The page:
That said, Facebook doesn’t exactly have the best track record of actively working to solve consumer problems with interpersonal effort. Perhaps that’s why, even if it’s the most widely used social platform, it’s the least trusted.

When it comes to mobility, the change factor couldn’t be more hot than with Lime, Bird, and other dockless scooters and bikes. While Lyft, Uber, and other companies try to push their way into the market, thousands of people in cities across the country are trying to throw them out. Often times, quite literally.

What tends to follow the arrival of dockless scooters are lawsuits and cease-and-desist orders. The ire is understandable. Scooters tend to cruise recklessly in trafficked streets, weave hazardously between pedestrians on sidewalks, chaotically accumulate all over the place, and become the target of visually un-appealing vandalism.

I think most local governments recognize the value dockless bikes and scooters add to last mile mobility; and city to city they’re certainly more popular than not. But they’re new. They deviate from the norm. And until relatively recently, they’ve been mostly unregulated.

Bird does a great job helping users past technological difficulties, often refunding charges or awarding credit. But if the company wants to be equally well received by non-users and governments alike, it needs to do a better job of meeting expectations for collaboration, cooperation, and control.


People engage the concepts of Tomorrowland when technology stops working today. And so, to solve consumer aggression requires a committed effort to understand expectations and be flexible enough to meet them. When automation doesn’t work, an actual person must be there to solve the problem.

Bank tellers, for instance, are finding new responsibilities (and job security) as customer service experts because, as pointed out by Bloomberg, “There’s high tolerance for self-service until it fails, then there’s no tolerance.” That’s to say, when there’s a problem with online banking, people are forced to choose between dialing their way through a numerical labyrinth of automated menu times or speaking directly with a helpful human.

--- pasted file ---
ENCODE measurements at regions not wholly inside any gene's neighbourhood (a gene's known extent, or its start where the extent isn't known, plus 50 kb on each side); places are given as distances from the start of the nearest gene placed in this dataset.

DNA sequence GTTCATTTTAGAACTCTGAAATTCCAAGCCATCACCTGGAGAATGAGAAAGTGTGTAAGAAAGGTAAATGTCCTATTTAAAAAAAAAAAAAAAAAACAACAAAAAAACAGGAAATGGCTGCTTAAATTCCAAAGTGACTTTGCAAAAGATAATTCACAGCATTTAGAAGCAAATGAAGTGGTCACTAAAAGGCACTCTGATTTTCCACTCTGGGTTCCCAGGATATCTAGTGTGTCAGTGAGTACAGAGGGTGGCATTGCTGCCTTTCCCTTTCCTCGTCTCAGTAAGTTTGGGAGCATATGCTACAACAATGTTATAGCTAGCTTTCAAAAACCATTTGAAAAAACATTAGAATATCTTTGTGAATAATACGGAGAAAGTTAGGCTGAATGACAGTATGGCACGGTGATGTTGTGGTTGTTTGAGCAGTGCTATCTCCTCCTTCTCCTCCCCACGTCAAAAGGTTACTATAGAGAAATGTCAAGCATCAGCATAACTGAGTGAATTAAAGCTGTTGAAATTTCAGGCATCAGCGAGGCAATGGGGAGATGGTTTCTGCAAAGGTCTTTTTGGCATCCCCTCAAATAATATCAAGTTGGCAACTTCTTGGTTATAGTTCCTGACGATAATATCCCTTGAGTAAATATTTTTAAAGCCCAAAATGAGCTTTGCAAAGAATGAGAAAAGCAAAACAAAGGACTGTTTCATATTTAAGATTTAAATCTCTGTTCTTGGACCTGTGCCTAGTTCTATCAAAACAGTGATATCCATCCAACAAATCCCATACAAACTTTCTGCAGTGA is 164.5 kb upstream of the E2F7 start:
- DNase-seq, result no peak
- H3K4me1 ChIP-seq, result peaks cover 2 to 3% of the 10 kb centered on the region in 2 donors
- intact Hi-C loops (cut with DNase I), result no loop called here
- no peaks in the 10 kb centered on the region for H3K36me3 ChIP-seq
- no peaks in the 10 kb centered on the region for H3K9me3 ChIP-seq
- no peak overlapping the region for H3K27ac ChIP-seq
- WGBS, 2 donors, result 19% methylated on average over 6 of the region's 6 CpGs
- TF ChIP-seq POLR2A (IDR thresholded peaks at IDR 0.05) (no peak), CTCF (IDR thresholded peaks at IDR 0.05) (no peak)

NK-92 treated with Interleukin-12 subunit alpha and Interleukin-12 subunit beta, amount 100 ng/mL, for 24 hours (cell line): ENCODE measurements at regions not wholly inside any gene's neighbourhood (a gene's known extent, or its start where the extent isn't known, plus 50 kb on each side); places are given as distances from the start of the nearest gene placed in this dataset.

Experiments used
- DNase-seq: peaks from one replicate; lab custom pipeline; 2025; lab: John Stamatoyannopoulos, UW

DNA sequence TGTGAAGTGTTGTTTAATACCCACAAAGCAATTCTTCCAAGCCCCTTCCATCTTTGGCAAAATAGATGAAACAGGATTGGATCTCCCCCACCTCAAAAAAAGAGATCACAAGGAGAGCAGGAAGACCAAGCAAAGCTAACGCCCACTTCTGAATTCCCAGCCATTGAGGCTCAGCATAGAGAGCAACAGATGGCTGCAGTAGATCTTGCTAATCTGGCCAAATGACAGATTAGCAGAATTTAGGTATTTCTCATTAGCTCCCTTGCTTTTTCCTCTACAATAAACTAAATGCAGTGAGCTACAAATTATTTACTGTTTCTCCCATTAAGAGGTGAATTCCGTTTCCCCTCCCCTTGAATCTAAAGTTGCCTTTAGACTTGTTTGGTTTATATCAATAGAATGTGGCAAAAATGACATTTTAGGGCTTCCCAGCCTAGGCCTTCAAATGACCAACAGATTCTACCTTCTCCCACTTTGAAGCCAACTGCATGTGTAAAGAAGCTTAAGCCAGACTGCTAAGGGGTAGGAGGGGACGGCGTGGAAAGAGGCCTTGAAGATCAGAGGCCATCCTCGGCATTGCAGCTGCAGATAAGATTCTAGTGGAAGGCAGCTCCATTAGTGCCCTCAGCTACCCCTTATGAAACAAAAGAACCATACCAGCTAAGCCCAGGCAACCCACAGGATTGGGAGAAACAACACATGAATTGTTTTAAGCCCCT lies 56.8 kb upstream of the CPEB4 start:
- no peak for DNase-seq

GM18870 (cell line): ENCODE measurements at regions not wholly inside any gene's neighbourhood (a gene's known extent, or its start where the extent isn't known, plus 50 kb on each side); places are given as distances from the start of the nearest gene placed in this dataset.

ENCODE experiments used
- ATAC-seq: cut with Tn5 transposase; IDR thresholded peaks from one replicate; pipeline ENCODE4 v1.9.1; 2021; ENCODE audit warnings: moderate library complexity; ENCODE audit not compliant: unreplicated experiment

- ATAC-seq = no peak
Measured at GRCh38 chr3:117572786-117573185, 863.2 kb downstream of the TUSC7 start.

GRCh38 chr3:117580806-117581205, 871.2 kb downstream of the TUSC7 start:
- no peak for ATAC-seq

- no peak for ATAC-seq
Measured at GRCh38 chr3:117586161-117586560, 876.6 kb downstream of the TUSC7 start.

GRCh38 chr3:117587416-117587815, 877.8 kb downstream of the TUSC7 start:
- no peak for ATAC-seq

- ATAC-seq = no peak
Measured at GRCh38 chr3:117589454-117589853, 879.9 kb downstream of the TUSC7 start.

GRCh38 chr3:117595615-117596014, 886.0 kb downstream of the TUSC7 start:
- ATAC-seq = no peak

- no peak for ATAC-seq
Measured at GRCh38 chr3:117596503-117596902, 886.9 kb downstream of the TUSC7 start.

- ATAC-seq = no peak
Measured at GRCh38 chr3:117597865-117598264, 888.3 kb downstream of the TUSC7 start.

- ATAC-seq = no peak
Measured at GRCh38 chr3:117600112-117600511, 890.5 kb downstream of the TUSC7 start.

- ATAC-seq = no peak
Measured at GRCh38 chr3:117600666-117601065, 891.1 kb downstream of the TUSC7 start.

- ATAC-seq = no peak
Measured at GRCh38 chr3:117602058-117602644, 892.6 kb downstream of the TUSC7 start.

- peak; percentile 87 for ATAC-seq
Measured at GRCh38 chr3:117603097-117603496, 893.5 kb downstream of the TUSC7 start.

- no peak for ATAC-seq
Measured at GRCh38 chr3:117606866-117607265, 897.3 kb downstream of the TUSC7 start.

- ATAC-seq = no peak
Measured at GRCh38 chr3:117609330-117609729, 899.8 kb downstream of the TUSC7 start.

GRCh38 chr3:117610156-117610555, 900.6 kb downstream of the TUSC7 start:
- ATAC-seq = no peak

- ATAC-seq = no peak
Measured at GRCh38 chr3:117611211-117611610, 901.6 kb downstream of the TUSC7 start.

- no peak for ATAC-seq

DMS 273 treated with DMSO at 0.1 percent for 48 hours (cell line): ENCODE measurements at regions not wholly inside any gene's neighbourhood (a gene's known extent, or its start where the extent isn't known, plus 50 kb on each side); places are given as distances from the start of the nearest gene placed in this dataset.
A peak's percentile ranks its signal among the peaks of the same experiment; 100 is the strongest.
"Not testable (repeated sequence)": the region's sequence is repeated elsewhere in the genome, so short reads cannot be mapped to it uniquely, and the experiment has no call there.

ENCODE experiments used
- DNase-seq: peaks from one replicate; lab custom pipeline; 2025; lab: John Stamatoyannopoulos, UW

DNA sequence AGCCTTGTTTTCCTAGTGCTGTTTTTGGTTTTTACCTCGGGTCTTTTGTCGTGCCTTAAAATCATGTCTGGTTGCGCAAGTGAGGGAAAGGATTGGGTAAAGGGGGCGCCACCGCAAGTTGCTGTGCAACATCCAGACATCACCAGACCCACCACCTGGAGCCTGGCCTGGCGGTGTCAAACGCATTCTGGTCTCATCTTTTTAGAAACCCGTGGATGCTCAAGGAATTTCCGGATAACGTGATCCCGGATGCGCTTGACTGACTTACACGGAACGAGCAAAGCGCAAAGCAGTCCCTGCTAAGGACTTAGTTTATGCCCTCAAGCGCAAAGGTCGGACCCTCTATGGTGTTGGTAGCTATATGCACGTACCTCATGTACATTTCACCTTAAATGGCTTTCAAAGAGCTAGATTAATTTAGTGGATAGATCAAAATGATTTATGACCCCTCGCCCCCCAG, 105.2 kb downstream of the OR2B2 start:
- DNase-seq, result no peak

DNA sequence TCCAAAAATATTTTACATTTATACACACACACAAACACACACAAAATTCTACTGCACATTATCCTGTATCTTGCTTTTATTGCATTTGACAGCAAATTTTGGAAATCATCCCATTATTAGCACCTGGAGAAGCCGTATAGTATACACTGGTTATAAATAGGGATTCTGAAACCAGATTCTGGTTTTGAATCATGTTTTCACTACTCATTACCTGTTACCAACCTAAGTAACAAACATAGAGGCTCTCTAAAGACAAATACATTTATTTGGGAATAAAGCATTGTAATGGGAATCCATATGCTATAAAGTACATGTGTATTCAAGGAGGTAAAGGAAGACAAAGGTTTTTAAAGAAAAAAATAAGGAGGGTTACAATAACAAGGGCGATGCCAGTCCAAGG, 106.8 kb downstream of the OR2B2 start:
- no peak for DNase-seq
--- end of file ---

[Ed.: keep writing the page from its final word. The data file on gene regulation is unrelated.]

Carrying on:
Most people want the human.

It’s no different in the parking industry.

Customers will inevitably experience issues with payment systems and parking policies. But they might also ask for directions around town or help using mobile apps. Parking attendants and managers should be trained enough to handle these new expectations.

Because, with rapidly elevating standards for customer experience, it’s a must that we work to ensure our employees, products and services meet consumer ideals, and that we be there for them when they don’t.


– Consumer aggression results from a lack of knowledge, expectation, and interaction with representatives/employees.

– However, expectations are not always consistent.

– As new expectations emerge, we need to find new ways to meet them.

– The role of employees in many industries is changing to be both service providers and problem solvers.

– Ozzy Osbourne honestly can’t expect too much from voice activation technology.

“Ace Mobility Solutions isn’t just a business. It’s the Mobility Revolution in action.”

Keith B. Jones